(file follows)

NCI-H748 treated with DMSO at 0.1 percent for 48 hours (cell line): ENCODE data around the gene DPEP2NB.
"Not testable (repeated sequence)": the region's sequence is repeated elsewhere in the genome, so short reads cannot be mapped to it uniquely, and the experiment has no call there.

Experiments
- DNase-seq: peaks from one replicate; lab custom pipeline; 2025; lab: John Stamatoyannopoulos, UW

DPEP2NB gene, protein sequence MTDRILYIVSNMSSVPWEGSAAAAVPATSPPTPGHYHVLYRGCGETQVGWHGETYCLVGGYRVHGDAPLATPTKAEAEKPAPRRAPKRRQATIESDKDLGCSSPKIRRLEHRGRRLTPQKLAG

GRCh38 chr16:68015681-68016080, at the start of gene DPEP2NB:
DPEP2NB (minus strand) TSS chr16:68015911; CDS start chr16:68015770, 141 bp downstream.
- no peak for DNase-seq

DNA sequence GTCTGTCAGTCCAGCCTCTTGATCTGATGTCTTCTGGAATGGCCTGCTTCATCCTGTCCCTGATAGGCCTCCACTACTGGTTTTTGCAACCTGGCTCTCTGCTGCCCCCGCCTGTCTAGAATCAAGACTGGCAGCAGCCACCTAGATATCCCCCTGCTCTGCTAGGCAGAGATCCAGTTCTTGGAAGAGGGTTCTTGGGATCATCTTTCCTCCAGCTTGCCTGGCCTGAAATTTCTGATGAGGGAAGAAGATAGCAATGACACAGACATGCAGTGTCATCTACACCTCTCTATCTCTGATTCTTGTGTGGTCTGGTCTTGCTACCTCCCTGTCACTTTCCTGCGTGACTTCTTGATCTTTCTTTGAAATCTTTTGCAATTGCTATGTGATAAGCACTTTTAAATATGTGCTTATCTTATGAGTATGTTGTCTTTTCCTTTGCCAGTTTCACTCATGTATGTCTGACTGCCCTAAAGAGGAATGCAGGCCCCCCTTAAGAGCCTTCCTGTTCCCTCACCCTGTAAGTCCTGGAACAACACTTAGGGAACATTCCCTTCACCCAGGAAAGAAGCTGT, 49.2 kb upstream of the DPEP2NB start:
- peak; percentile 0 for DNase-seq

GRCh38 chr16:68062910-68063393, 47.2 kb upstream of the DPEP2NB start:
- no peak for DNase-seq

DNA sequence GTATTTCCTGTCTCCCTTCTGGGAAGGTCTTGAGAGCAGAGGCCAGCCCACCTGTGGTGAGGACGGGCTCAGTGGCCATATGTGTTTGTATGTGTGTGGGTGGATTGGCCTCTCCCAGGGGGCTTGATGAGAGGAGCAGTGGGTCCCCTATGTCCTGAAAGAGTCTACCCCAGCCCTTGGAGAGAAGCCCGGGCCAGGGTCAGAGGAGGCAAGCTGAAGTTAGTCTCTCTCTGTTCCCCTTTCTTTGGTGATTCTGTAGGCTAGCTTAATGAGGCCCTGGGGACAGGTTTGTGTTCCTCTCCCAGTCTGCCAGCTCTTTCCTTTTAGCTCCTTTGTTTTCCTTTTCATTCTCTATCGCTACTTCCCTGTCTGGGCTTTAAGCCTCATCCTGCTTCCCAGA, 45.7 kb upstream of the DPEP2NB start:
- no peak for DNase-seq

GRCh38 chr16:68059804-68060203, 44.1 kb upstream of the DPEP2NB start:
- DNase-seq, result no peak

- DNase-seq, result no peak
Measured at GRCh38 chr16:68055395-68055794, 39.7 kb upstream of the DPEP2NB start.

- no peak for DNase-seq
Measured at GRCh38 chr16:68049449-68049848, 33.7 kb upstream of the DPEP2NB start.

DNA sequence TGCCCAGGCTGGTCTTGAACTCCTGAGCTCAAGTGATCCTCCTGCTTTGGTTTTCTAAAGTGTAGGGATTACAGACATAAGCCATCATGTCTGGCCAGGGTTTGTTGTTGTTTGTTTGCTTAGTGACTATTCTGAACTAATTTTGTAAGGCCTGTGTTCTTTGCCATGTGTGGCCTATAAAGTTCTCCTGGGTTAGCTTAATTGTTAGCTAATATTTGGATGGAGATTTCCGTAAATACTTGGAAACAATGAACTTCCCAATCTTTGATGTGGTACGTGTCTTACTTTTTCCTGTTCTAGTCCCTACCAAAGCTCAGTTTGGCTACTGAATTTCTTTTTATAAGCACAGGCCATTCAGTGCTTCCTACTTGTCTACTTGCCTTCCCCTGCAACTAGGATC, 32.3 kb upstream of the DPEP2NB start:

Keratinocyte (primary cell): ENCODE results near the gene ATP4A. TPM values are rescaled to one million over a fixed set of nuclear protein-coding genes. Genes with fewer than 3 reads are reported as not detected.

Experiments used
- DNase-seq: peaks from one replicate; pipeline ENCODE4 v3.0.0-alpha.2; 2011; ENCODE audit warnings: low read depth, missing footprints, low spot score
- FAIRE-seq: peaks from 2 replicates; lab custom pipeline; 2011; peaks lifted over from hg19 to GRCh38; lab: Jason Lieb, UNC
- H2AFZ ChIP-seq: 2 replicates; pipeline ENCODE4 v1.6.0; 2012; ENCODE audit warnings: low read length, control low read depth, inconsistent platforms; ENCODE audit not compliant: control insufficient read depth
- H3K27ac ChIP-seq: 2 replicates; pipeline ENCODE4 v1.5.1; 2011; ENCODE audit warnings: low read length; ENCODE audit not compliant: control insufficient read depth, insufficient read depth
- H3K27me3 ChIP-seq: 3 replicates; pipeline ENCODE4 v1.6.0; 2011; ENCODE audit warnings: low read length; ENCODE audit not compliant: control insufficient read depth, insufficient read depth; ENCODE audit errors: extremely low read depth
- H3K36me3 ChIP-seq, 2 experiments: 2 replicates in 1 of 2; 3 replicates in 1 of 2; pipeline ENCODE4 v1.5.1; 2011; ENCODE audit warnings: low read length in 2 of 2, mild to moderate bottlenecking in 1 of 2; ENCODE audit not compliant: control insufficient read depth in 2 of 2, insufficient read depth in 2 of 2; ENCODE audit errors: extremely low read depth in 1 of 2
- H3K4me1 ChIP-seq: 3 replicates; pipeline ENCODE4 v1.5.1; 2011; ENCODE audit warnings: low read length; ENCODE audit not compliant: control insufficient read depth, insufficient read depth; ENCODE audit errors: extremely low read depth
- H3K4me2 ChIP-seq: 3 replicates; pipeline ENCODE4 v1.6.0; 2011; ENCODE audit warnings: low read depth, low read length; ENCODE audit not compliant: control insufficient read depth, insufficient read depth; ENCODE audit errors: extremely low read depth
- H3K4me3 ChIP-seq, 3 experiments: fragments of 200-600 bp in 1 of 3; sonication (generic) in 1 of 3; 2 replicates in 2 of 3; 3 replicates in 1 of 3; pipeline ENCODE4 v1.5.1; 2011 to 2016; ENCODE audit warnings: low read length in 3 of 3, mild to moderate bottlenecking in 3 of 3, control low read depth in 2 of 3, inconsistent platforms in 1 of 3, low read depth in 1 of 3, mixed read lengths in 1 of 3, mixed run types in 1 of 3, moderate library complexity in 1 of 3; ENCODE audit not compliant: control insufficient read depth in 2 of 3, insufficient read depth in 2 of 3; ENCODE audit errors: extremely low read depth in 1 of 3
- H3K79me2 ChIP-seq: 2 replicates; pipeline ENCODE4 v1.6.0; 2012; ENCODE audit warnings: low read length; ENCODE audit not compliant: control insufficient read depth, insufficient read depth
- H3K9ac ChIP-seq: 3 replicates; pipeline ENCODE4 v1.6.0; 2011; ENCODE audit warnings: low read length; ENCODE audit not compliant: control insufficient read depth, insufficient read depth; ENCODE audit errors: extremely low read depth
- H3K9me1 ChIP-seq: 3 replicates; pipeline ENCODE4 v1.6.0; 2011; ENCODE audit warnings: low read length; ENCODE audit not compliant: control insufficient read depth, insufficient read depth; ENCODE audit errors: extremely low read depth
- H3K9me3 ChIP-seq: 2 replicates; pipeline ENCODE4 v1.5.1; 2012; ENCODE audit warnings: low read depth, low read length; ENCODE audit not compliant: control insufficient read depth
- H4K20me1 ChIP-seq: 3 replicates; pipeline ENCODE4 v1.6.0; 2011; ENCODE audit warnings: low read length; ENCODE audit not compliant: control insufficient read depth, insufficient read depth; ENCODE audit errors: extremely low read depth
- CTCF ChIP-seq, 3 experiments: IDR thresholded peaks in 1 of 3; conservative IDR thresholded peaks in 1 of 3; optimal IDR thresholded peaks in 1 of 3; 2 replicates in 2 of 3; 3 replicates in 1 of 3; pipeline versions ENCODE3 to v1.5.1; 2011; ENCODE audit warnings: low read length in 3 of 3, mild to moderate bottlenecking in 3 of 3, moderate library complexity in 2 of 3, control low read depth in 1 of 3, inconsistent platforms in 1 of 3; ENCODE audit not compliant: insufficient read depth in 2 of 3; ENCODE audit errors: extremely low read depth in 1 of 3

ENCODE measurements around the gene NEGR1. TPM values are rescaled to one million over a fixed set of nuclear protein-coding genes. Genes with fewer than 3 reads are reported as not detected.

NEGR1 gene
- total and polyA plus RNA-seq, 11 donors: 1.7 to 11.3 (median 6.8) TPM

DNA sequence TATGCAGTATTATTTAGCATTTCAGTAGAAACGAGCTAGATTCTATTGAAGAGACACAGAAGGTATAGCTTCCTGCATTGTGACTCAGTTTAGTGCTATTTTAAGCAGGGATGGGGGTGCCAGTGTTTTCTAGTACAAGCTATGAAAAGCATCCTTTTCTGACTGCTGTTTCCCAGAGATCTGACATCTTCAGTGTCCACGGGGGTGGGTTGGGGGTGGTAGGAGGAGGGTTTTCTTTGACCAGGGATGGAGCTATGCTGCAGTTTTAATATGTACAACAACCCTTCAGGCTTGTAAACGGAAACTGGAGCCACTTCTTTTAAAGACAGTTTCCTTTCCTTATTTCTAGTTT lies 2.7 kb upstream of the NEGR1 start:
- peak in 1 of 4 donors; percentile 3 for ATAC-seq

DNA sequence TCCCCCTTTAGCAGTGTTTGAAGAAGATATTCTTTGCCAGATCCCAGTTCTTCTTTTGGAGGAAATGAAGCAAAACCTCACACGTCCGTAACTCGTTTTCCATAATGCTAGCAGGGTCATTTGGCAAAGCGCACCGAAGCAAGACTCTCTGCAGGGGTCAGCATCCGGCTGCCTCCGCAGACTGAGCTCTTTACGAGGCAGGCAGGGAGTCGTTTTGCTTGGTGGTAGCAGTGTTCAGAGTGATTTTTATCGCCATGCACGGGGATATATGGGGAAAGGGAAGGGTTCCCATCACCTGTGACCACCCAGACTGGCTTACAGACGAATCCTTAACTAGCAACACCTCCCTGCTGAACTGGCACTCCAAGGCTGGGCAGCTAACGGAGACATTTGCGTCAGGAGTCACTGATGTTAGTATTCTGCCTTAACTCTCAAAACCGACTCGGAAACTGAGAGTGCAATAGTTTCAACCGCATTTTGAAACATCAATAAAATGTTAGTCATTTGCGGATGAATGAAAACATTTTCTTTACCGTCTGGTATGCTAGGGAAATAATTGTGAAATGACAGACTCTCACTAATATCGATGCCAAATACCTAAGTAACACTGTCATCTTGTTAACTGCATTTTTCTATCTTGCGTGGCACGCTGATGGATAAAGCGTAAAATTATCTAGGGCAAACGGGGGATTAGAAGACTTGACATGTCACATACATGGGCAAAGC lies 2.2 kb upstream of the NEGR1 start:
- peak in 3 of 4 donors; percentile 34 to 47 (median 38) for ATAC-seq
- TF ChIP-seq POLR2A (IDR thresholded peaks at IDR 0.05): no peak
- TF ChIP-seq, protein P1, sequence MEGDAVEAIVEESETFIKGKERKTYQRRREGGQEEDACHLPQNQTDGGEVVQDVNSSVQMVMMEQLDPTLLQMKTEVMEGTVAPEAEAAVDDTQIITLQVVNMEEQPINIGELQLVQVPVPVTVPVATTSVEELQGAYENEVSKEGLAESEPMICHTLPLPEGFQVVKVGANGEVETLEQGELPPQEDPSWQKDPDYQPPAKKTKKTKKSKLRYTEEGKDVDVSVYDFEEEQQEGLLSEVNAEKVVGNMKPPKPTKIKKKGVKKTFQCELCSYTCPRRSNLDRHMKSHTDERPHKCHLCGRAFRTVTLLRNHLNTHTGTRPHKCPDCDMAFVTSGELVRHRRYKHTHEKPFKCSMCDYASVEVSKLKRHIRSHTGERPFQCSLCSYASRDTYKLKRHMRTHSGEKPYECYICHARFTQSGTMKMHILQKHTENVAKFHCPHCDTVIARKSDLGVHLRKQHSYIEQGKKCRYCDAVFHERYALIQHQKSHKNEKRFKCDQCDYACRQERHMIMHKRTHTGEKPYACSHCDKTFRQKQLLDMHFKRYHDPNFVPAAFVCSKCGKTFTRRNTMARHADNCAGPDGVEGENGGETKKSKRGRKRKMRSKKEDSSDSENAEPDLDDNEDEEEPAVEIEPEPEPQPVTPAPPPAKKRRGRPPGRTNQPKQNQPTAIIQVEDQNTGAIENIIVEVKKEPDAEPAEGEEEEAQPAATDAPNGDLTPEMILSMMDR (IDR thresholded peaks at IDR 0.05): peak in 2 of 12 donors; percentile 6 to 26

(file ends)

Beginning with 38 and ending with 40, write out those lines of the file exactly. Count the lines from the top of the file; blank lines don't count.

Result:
- CTCF ChIP-seq, 3 experiments: IDR thresholded peaks in 1 of 3; conservative IDR thresholded peaks in 1 of 3; optimal IDR thresholded peaks in 1 of 3; 2 replicates in 2 of 3; 3 replicates in 1 of 3; pipeline versions ENCODE3 to v1.5.1; 2011; ENCODE audit warnings: low read length in 3 of 3, mild to moderate bottlenecking in 3 of 3, moderate library complexity in 2 of 3, control low read depth in 1 of 3, inconsistent platforms in 1 of 3; ENCODE audit not compliant: insufficient read depth in 2 of 3; ENCODE audit errors: extremely low read depth in 1 of 3

ENCODE measurements around the gene NEGR1. TPM values are rescaled to one million over a fixed set of nuclear protein-coding genes. Genes with fewer than 3 reads are reported as not detected.

NEGR1 gene